When is daylight savings 2022? Spring forward time change on Sunday, March 13, 1 week before equinox

NEW YORK – It’s almost time to move on!

Summer time 2022 started on 2 am local time on Sunday 13 Marchin most of the United States.

Do not forget to set your clocks one hour ahead, usually before bed on Saturday night, to avoid being late for morning activities.

This also means that on Sunday, the sun will set near or after 7 p.m. in major U.S. cities such as Chicago (6:55 p.m.), Los Angeles (6:59 p.m.) and New York (7:01 p.m.), according to National Oceanic and Atmospheric Administration. Some lucky cities like Raleigh (7:20 pm) and Houston (7:29 pm) will have even bigger days.

And as soon as summer time begins, spring is just a week away, with an official start on 11:33 a.m. ET on Sunday 20 Marchaccording Rural Almanac.

Contrary to popular belief, daylight saving time lasts more than half a year. Instead, it spans a period of almost eight months and is completed Sunday, November 6, 2022.

Daylight Saving Time: Fact and Imagination

  • It is summer time, not summer time. Save the daylight, not the daylight.
  • Contrary to popular belief, summer time was not invented for the benefit of farmers. The credit for daylight saving time goes to Benjamin Franklin, who first proposed the idea in 1784.
  • The Germans were the first to officially adopt the light expansion system in 1915 as a fuel saving measure during World War I.
  • From 1986 to 2006, summer time in the United States began in April and ended in October, but extended from March to November beginning in 2007.
  • About 70 countries around the world watch DLS.
  • Hawaii, American Samoa, Guam, Puerto Rico, the US Virgin Islands and most of Arizona do not notice the change of time.

How does changing summer time affect health?

A 2020 study by the National Institutes of Health found that approximately 150,000 Americans experienced physical health problems caused by the half-yearly time changes.
These included strokes, heart attacks, accidents and mood swings, for example, said Dr Jennifer Ashton, chief medical officer for ABC News.

“It’s really all about this intersection between biology and social life and how it affects our circadian rhythms,” he said.

Circadian biologists believe that the ill effects of daylight saving time result from a mismatch between the “clock” of the sun. This affects our social clock – such as work and school schedules – and the body’s internal 24-hour clock.

At the molecular level, the biological clock is entrained – or regulated – by exposure to sunlight and darkness. It regulates bodily functions such as metabolism, blood pressure and hormones that promote sleep and wakefulness.

Time is changing chaos with sleep programs, a potential problem when so many people are already lacking in sleep, says Dr. Phyllis Zee, a sleep researcher at Northwestern Medicine in Chicago.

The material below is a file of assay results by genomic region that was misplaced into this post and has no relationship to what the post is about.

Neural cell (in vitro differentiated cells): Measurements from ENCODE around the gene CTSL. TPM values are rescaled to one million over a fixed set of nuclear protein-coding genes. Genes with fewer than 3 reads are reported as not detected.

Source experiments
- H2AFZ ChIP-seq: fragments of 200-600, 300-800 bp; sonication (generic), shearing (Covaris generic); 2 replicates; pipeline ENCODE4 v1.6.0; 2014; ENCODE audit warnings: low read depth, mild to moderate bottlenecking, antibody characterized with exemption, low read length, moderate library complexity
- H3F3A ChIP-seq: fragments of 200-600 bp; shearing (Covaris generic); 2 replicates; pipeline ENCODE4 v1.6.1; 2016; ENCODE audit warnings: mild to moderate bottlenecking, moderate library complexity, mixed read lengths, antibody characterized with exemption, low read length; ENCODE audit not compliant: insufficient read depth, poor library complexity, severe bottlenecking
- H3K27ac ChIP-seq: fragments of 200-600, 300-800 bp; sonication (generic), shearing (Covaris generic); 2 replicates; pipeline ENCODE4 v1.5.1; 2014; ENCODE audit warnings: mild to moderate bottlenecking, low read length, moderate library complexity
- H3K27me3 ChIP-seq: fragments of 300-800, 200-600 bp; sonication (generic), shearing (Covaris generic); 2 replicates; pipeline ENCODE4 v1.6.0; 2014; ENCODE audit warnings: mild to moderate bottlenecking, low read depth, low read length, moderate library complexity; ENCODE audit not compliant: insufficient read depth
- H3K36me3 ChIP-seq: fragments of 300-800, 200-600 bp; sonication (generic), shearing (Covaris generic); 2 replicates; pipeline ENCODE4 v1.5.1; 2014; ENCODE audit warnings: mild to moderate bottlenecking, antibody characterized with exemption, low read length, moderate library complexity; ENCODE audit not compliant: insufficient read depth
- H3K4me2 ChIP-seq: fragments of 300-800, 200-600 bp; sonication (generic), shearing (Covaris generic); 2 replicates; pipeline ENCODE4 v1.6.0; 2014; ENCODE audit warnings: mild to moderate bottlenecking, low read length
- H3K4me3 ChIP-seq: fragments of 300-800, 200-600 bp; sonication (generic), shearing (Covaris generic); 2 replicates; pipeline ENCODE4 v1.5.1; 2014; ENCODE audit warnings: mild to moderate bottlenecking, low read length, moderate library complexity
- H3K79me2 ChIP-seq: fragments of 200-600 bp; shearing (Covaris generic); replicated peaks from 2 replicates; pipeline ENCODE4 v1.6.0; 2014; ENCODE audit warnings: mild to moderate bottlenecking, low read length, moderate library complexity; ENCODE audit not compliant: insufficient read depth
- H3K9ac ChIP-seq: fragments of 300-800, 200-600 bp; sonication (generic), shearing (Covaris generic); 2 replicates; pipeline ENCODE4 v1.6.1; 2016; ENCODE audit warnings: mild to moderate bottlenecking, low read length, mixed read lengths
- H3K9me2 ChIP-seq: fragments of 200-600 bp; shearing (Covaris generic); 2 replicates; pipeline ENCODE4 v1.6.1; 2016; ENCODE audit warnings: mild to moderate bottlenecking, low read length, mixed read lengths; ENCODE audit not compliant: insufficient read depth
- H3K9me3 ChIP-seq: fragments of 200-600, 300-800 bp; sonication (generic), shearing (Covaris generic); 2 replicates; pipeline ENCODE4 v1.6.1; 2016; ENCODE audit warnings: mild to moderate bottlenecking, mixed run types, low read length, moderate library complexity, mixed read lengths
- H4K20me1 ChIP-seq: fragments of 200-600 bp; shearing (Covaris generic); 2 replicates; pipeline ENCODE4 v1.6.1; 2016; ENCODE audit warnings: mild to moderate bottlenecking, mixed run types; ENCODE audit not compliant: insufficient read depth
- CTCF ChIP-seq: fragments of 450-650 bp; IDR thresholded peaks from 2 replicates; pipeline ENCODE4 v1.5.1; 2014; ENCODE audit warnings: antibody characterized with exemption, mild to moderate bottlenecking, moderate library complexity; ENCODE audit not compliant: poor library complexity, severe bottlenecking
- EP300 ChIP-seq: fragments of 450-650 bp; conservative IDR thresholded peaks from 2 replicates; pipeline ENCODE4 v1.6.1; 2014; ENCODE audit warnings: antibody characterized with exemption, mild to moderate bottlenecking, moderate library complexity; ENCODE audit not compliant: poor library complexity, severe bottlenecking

And numerous studies have linked the onset of summer time in the spring with a brief increase in road accidents and poor performance on vigilance tests, both possibly due to sleep deprivation.

Will the US ever get rid of DST?

There are not many public policy issues in which about 70% of Americans dislike the status quo and there is no real partisanship, but for which nothing is done to change it. Well, there we are in the summer time, where the Americans agree on the problem but not on the solution.

The struggle for summer time has been going on for more than 100 years now. Do we have to turn the clocks forward in the spring and bring them back in the fall? If not, should we stay in either summer time or the more traditional time?

Several states, including North Carolina, Montana, Minnesota and Dakota have considered similar measures in recent years without real impetus. The proposals often lose their appeal because Congress would have to review the law on uniform time to make possible changes.

In 2018, about 60% of California voters voted for a ballot paper measure that guided lawmakers to consider time changes. After receiving bipartisan support in the committees, a bill to put the state in Pacific summer time was stopped for good.

Some in Congress also suggested changing the time.

It turns out that, as with many other issues and national debates, there are competing special interests with a lot of money in the game.

The U.S. Department of Transportation, which oversees daylight saving time, says extra sunlight later in the day saves energy, leads to fewer road and pedestrian deaths and reduces lawlessness, as “more people do their jobs by during the day and not at night, when more crime occurs “.

A permanent shift could mean more children getting ready for school and adults working in the dark.

How can people prepare for the change of time?

Try to prepare the body gradually to lose this time of sleep. Slowly adjusting your sleep schedule to about a month earlier can reduce the impact of changing times.

Dr. Ashton said that eating lightly during the day can help maintain a balanced circadian rhythm.

Minimizing screen time and avoiding bright light also helps.

“Be aware of the changes in our mood. It can really affect people and I think it is important that we do not reject these changes,” he said.

The Associated Press and CNNWire contributed to this report.

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When is daylight savings 2022? Spring forward time change on Sunday, March 13, 1 week before equinox Source link When is daylight savings 2022? Spring forward time change on Sunday, March 13, 1 week before equinox

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